Recipe: Arnaud's French 75
A French 75 is a wonderful thing. Fizzy, refreshing, and just boozy enough, it's a cocktail we can get behind. And we're in good company: Papa Hemingway was a fan, and so was Dickens (or so we hear).
But what if we told you there was a way to make this delightful sipper even better? Most French 75 recipes call for gin (London Dry gin to be specific), but Chris Hannah, the bartender at Arnaud's French 75, uses cognac instead — and we can report that it's absolutely delicious.
Which Came First: Gin or Cognac?
It's a boozy conundrum, to be sure! The confusion is this: The first time the French 75 appeared in print (in the 1919 edition of Harry's ABC of Mixing Cocktails), it called for gin. But the cocktail itself most likely predates this publication date, and many historians and aficionados, Hannah included, believe that the original drink was actually made with cognac.
Later recipes go back and forth — The Savoy Cocktail Book in 1930 says gin; The Fine Art of Mixing Drinks insists on cognac — but eventually gin prevailed as the most common base spirit for the cocktail.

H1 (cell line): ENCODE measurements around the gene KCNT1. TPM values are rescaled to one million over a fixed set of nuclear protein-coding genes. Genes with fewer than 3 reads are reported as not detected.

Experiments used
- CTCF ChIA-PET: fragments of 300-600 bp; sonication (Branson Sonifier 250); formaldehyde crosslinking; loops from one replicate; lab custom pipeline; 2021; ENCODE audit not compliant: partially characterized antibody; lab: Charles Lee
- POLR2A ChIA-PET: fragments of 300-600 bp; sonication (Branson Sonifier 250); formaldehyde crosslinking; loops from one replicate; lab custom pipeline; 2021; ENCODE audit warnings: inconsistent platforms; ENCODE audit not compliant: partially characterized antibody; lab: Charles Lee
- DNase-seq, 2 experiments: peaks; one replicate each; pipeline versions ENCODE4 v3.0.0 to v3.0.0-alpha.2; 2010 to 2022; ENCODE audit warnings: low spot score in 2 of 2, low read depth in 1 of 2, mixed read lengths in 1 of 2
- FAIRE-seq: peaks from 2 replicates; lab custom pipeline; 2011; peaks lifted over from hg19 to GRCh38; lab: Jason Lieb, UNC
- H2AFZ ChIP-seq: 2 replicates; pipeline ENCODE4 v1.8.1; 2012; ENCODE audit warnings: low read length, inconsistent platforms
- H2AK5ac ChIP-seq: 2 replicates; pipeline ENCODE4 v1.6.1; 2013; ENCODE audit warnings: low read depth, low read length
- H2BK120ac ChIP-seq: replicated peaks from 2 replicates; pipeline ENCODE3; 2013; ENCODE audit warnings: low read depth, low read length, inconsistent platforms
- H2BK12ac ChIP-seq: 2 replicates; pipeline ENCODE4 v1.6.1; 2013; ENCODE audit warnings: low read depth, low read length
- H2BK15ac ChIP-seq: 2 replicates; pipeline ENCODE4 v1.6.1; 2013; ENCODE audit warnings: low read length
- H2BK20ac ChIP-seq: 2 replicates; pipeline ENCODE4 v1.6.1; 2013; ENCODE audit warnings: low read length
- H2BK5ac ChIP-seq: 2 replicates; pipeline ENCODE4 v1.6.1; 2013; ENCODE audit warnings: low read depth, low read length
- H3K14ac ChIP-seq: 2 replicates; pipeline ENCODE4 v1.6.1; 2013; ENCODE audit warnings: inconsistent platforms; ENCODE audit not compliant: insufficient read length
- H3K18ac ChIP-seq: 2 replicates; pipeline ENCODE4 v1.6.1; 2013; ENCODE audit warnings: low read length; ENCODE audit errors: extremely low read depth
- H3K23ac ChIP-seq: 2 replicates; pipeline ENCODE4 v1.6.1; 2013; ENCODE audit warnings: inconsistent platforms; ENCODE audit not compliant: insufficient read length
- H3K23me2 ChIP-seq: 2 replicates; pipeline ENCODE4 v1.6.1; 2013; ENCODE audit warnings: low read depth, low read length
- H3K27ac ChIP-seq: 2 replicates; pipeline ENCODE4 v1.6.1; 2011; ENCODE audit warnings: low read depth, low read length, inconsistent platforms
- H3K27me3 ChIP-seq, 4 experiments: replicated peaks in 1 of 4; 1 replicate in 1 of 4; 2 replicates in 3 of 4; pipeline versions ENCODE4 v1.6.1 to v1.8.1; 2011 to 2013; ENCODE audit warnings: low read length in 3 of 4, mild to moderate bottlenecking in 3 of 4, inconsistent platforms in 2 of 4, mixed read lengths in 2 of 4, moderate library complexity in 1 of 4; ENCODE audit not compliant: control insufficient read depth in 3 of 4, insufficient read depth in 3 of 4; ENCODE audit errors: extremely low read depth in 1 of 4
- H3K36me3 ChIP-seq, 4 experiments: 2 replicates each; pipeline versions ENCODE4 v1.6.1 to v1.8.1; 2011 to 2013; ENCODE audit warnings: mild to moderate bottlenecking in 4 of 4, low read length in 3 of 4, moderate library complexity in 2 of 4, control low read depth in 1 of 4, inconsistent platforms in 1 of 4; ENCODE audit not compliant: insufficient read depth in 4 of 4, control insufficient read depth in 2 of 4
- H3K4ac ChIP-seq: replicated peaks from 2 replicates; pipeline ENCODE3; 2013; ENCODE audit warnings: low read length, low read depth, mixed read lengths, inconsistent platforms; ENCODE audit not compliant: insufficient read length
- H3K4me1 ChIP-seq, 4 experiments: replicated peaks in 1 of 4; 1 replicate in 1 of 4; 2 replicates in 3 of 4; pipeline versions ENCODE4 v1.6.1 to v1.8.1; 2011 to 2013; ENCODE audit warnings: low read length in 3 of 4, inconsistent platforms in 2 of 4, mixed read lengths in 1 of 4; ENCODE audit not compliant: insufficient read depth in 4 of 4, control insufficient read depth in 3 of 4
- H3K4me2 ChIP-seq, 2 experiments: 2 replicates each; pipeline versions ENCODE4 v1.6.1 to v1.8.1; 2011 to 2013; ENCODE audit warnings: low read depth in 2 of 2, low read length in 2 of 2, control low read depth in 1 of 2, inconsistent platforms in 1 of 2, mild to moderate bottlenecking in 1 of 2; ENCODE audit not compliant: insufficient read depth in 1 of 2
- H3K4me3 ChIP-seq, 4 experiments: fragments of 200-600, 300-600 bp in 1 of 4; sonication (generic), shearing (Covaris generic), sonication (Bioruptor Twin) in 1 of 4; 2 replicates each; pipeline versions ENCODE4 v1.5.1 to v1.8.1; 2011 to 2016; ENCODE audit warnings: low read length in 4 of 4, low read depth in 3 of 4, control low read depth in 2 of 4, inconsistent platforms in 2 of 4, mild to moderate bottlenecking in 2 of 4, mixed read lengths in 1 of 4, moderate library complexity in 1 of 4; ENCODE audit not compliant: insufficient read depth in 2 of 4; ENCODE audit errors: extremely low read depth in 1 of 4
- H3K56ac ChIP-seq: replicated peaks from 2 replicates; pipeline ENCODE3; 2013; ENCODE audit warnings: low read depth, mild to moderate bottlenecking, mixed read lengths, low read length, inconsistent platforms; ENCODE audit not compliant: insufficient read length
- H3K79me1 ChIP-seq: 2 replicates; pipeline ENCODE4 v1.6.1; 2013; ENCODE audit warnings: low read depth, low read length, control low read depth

Fun fact: The name for the French 75 comes from the 75-millimeter howitzer, or field gun, used by soldiers in World War I.
Why Cognac Makes for a Better French 75
Regardless of whether the original spirit was cognac or gin, Hannah says that cognac makes for a better, more complete cocktail. And, after trying the eponymous cocktail at Arnaud's French 75 bar in New Orleans' French Quarter, we heartily agree.
Arnaud's French 75
Makes 1 cocktail
1 1/2 ounces
2 3/4 ounces
Place the cognac, lemon juice, and simple syrup in a shaker filled with ice and shake just long enough to chill.
Pour into a chilled Champagne glass, top with the Champagne, and add the lemon twist.
Per serving, based on 2 servings. (% daily value)
- Calories: 167
- Fat: 0 g (0%)
- Saturated: 0 g (0%)
- Carbs: 1.8 g (0.6%)
- Fiber: 0 g (0%)
- Sugars: 1 g
- Protein: 0 g (0.1%)
- Sodium: 2.7 mg (0.1%)